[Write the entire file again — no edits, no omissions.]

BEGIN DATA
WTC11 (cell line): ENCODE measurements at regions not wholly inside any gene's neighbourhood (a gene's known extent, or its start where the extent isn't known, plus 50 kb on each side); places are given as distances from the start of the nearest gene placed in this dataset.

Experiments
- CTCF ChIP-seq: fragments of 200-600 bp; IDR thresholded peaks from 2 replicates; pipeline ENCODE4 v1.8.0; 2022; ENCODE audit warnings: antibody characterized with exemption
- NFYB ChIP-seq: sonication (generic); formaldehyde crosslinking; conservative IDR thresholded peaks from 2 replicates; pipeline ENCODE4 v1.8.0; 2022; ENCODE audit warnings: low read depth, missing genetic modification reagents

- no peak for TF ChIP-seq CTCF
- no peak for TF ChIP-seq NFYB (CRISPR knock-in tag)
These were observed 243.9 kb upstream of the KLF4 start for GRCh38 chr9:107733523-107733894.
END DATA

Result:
WTC11 (cell line): ENCODE measurements at regions not wholly inside any gene's neighbourhood (a gene's known extent, or its start where the extent isn't known, plus 50 kb on each side); places are given as distances from the start of the nearest gene placed in this dataset.

Experiments
- CTCF ChIP-seq: fragments of 200-600 bp; IDR thresholded peaks from 2 replicates; pipeline ENCODE4 v1.8.0; 2022; ENCODE audit warnings: antibody characterized with exemption
- NFYB ChIP-seq: sonication (generic); formaldehyde crosslinking; conservative IDR thresholded peaks from 2 replicates; pipeline ENCODE4 v1.8.0; 2022; ENCODE audit warnings: low read depth, missing genetic modification reagents

- no peak for TF ChIP-seq CTCF
- no peak for TF ChIP-seq NFYB (CRISPR knock-in tag)
These were observed 243.9 kb upstream of the KLF4 start for GRCh38 chr9:107733523-107733894.